Mhone says, My calling is to bring hope to the ladies in prison through Bible studies, preaching, counseling and connecting with lawyers, as well as speaking with correction officers when there are issues. In the prison there is always a call for clothing, soap, and sanitary pads. Any outreach to these sisters from abroad in will be a true blessing.”

in June of this year, Chaplain Kondowe and Mhone organized a meeting with the prison’s resident population and local worship leaders, encouraging them to take an active role in prison ministry.

Overall, the meeting served as a platform to reveal to pastors the positive impact they can have on the lives of the incarcerated. By fostering a culture of compassion, understanding and support, pastors can contribute significantly to the rehabilitation and well-being of those behind prison walls.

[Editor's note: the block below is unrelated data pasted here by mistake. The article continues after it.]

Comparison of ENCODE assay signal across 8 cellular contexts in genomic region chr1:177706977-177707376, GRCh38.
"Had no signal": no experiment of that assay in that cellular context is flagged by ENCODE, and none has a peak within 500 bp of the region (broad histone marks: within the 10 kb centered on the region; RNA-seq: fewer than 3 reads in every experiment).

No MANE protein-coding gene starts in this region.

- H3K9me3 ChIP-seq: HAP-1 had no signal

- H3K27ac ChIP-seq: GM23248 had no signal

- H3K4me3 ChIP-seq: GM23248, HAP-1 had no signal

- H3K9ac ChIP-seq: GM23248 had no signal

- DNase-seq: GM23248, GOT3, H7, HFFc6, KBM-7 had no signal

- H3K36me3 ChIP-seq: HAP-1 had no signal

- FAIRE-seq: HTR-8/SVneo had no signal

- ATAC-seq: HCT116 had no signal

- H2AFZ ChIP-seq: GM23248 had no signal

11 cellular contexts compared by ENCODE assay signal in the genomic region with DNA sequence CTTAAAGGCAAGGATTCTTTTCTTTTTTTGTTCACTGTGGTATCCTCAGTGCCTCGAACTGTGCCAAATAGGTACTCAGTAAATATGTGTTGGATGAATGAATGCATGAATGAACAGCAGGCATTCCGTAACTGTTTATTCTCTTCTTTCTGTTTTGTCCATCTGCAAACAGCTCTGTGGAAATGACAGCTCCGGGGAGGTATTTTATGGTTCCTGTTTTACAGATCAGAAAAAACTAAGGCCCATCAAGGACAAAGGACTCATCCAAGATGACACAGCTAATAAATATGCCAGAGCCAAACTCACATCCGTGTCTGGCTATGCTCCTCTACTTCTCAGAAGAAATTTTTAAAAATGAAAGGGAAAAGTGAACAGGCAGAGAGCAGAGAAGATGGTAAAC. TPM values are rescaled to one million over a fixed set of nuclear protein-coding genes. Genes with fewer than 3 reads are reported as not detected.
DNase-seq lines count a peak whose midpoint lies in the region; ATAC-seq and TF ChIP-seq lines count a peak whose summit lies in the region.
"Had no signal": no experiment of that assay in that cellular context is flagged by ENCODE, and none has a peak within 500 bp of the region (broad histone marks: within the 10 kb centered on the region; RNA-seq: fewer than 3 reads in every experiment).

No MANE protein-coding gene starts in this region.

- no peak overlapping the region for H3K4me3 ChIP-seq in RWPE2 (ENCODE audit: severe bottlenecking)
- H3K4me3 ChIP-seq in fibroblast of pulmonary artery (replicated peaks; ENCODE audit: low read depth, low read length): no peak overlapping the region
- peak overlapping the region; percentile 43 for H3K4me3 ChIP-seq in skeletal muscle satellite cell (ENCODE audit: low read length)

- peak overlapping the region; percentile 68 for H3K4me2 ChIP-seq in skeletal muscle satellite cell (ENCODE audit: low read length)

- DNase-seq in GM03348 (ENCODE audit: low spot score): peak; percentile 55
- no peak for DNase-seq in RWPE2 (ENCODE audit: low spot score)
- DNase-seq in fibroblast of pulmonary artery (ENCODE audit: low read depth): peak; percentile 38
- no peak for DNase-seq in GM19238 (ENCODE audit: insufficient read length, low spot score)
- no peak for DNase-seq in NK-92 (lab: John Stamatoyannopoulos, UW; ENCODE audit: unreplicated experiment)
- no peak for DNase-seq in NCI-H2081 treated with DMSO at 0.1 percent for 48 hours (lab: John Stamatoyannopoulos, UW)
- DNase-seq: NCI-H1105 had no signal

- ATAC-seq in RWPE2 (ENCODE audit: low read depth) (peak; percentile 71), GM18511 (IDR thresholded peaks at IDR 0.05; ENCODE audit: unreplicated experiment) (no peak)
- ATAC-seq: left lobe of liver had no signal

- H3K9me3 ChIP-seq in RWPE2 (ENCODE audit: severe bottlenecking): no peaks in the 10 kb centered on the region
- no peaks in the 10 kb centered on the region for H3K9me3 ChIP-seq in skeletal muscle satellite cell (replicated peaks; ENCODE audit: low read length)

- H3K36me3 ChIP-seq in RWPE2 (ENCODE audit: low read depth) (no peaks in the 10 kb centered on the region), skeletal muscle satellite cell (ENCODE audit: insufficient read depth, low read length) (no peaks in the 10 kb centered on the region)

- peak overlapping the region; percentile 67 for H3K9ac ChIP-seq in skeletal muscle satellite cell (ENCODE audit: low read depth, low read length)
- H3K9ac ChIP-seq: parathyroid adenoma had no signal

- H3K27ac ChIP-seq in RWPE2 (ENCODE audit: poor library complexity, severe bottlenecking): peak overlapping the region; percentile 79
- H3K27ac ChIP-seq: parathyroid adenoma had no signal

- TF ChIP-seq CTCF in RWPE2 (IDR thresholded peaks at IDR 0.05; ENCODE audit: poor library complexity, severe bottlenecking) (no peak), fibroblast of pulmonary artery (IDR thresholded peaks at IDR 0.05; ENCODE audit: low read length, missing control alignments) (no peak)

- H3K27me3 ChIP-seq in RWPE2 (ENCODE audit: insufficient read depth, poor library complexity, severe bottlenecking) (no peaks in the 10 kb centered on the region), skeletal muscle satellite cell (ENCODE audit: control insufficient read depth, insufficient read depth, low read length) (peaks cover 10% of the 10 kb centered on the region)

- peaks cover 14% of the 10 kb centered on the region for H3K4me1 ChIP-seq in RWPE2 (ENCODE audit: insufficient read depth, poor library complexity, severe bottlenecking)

This first meeting was highly successful and follow-up meetings with pastors as well as local chiefs and government officials are scheduled, so the community can be fully sensitized to the Adopt-A-Prison potential and the specific action steps developed.

These encouraging developments in the women’s prison demonstrate the forward-thinking stance of the Malawi Prison Service, which is planning to implement a major restorative justice and peacebuilding program in its prisons. On a broader level this confirms a general trend of prison reform initiatives across the African continent, which was identified during the Pan Africa CURE Conference in Kenya in May 2023. This momentum for reform brings new positive energy to the age-old argument about punishment versus correction, hardship versus rehabilitation, unforgiveness versus redemption.